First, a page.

The authors have nothing to disclose.

Funding/Support

This study received no specific grant from any funding agency in the public, commercial, or not-for-profit sectors.

Author Contribution

Conceptualization: HRL, DL; Data curation: SYS; Methodology: HRL; Visualization: HRL, JHC; Writing - original draft: HRL; Writing - review & editing: SP, JHC, CJH, CSL.

ACKNOWLEDGEMENTS

This study was presented in the 48th Annual Meeting of the Cervical Spine Research Society (Las Vegas, Dec, 2020).

Fig. 1.
Incision lines for anterior cervical spine surgery. (A) Longitudinal incision. (B) Double transverse incision.
ns-2143260-630f1.jpg
Fig. 2.
Intraoperative (A) and immediate postoperative (B) medical photos of a double transverse incision, showing a 3-cm bridge flap between the 2 incisions.
ns-2143260-630f2.jpg
Fig. 3.
Functional results of dysphagia and dysphonia and cosmetic outcomes after anterior cervical spine surgery using patient-reported outcome. Bazaz scores (A), VHI-10 scores (B), Vancouver Scar Scale (VSS) (C), and patient and observer scar assessment scale (POSAS) (D). ACSS, anterior cervical spine surgery; VHI-10, Voice Handicap Index-10. L, longitudinal; DT, double transverse; POD, postoperative day. *Statistically significant difference at each time point (p < 0.01).
ns-2143260-630f3.jpg
Fig. 4.
Skin scarring 24 months after anterior cervical spine surgery using a longitudinal incision (A) and a double transverse incision (B).
ns-2143260-630f4.jpg
Fig. 5.
Illustration of axial cut in midsection spared in double transverse incision. Surgical routes are expressed with longitudinal incision (A) and double transverse incision (B). Skin incision, platysma cutting, and dissection of deep cervical fascial layers are performed in midsection using longitudinal incision. In double transverse incision, the dissection process described above can be omitted to reach the prevertebral fascia using the space at the upper and lower cervical levels.
ns-2143260-630f5.jpg
Table 1.
VHI-10 questionnaire
VHI-10 questionnaire Score
1. My voice makes it difficult for people to hear me. 0 1 2 3 4
2. I run out of air when I talk. 0 1 2 3 4
3. People have difficulty understanding me in a noisy room. 0 1 2 3 4
4. The sound of my voice varies throughout the day. 0 1 2 3 4
5. My family has difficulty hearing me when I call them throughout the house. 0 1 2 3 4
6. I use the phone less often than I would like to. 0 1 2 3 4
7. I'm tense when talking to others because of my voice. 0 1 2 3 4
8. I tend to avoid groups of people because of my voice. 0 1 2 3 4
9. People seem irritated with my voice. 0 1 2 3 4
10. People ask, "What's wrong with your voice?" 0 1 2 3 4

VHI-10, Voice Handicap Index-10; 0, never; 1, almost never; 2, sometimes; 3, almost always; 4, always.

Table 2.
Demographic and clinical characteristics of study patients
Characteristic Incision type
p-value
L (n=33) DT (n=29)
Sex, male:female 21:12 16:13 0.49
Age (yr) 59.1 ± 13.3 62.7 ± 11.6 0.41
DM 9 (27.2) 6 (20.7) 0.54
HTN 10 (30.3) 6 (20.7) 0.38
No. of involved levels 0.07
 3 21 12
 4 12 16
 5 - 1
Upper cervical level 0.01*
 C3 18 24
 C4 15 5
Lower cervical level 0.78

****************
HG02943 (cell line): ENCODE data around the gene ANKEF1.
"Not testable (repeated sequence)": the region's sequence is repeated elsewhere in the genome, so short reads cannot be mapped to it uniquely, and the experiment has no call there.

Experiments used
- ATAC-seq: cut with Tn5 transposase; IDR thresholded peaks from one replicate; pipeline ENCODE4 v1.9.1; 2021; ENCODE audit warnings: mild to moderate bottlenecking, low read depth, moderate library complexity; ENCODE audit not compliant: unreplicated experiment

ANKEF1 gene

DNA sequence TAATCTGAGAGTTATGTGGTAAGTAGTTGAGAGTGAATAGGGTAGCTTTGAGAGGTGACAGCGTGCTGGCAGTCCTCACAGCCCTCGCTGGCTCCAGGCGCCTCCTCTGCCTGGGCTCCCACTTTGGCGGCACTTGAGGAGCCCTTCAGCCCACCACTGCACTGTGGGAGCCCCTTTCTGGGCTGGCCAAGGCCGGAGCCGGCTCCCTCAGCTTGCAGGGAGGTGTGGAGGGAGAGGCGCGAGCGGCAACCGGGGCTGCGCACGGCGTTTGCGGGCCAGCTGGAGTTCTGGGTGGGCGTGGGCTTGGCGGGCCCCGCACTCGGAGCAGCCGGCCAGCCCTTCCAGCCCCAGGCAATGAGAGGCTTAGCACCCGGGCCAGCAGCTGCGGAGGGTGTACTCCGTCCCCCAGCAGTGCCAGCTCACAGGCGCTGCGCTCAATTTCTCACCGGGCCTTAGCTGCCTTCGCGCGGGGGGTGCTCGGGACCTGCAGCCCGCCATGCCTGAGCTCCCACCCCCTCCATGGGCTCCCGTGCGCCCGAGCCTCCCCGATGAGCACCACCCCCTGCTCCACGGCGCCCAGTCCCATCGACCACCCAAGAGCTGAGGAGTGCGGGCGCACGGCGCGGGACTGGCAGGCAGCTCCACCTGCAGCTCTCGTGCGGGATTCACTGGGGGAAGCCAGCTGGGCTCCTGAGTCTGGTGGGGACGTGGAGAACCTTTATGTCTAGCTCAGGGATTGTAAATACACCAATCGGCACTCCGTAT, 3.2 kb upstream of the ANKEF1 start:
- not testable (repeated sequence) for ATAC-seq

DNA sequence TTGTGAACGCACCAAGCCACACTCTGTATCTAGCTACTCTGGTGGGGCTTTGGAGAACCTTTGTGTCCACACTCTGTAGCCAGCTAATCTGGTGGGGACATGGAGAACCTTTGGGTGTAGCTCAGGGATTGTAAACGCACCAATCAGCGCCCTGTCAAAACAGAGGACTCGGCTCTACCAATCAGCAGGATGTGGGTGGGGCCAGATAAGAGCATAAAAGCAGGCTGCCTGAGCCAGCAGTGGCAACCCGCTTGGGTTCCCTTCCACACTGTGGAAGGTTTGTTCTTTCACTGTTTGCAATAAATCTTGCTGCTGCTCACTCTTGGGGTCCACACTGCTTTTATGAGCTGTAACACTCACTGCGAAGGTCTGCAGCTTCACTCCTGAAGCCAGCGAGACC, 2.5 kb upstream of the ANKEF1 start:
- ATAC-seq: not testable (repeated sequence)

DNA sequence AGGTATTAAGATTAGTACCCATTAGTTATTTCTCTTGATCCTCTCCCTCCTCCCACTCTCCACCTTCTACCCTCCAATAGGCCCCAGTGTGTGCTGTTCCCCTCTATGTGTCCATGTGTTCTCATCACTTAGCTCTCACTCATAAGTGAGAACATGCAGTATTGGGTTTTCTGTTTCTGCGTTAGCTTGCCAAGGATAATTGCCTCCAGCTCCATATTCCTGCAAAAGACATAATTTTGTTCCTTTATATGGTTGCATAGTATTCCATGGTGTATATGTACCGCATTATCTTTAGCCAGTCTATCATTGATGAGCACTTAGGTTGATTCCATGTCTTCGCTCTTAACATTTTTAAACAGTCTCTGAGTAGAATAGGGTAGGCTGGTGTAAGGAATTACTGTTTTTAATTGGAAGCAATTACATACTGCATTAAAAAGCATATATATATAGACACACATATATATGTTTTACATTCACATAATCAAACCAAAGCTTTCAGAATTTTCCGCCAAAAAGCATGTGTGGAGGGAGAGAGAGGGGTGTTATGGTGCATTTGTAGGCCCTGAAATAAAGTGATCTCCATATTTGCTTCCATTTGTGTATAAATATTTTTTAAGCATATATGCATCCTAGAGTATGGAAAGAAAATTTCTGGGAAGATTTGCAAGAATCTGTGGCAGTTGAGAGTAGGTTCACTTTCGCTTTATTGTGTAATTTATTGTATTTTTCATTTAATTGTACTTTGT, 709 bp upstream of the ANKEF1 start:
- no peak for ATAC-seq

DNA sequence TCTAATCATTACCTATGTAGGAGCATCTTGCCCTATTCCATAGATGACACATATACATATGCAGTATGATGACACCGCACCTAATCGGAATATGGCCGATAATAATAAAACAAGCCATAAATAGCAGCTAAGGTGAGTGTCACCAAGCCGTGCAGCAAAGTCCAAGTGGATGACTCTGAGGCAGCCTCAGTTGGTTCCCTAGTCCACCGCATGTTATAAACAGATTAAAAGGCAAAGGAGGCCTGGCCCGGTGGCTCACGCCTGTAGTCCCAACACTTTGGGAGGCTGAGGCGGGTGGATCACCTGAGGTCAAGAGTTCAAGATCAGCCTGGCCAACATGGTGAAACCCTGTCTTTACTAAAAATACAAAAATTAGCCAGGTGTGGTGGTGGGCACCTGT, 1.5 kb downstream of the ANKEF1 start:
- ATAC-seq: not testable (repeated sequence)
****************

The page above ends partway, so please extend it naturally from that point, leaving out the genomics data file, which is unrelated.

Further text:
C6 7 7
 C7 25 21
 T1 1 1
Operation 0.07
 ACDF 12 18
 VBSO 20 11
 ACDF+VBSO 1 -
Duration of surgery (min) 209.5 ± 27.7 222.6 ± 35.4 0.74
EBL (mL) 142.7 ± 106.5 150.3 ± 114.2 0.91

Values are presented as number, mean±standard deviation, or number (%).

L, longitudinal; DT, double transverse; DM, diabetes mellitus; HTN, hypertension; ACDF, anterior cervical discectomy and fusion; VBSO, vertebral body sliding osteotomy; EBL, estimated blood loss.

* p < 0.05, statistical significance.

Table 3.
Frequency of adverse events
Adverse events L (n = 33) DT (n = 29) p-value
Abnormal esophagogram 5 (15.2) 2 (6.9) 0.351
Scar revision 3 (9.1) 0 (0) 0.09
Skin tenting sign 7 (21.2) 0 (0) < 0.01*
Skin necrosis 0 (0) 0 (0) -
Infection 0 (0) 0 (0) -
Dural tear 1 (3) 0 (0) 0.34
Pseudarthrosis 6 (18.2) 4 (13.8) 0.577

Values are presented as number (%).

L, longitudinal; DT, double transverse.

* p < 0.05, statistical significance.

Table 4.
Patient-reported outcomes
Variable Incision type
p-value
L (n=33) DT (n=29)
Bazaz scores
 POD 1 month 1.41 ± 0.83 1.27 ± 0.87 0.575
 POD 3 months 1.13 ± 0.80 1.09 ± 0.84 0.939
 POD 6 months 0.96 ± 0.69 0.72 ± 0.87 0.018*
 POD 12 months 0.75 ± 0.50 0.47 ± 0.60 0.007*
 POD 24 months 0.69 ± 0.50 0.39 ± 0.63 0.005*
VHI-10 scores
 POD 1 month 16.02 ± 9.32 17.61 ± 10.43 0.615
 POD 3 months 13.42 ± 9.00 17.05 ± 11.27 0.265
 POD 6 months 11.52 ± 9.05 13.57 ± 10.97 0.521
 POD 12 months 9.59 ± 8.57 12.75 ± 10.23 0.295
 POD 24 months 8.86 ± 7.50 11.46 ± 9.52 0.339
VSS
 POD 3 months 7.20 ± 2.64 4.44 ± 1.94 < 0.0001*
 POD 6 months 6.45 ± 2.92 3.82 ± 3.11 < 0.0001*
 POD 12 months 4.96 ± 2.71 2.74 ± 2.81 < 0.0001*
 POD 24 months 4.73 ± 2.77 3.67 ± 2.88 0.009*
POSAS
 POD 3 months 18.17 ± 7.10 13.52 ± 4.34 < 0.0001*
 POD 6 months 18.81 ± 8.11 12.94 ± 5.27 < 0.0001*
 POD 12 months 14.74 ± 6.85 10.40 ± 3.92 < 0.0001*
 POD 24 months 12.88 ± 6.89 11.72 ± 7.01 0.247

Values are presented as mean±standard deviation.

L, longitudinal; DT, double transverse; POD, postoperative day; VHI-10, Voice Handicap Index-10; VSS, Vancouver Scar Scale; POSAS, Patient and Observer Scar Assessment Scale.

* p < 0.05, statistical significance.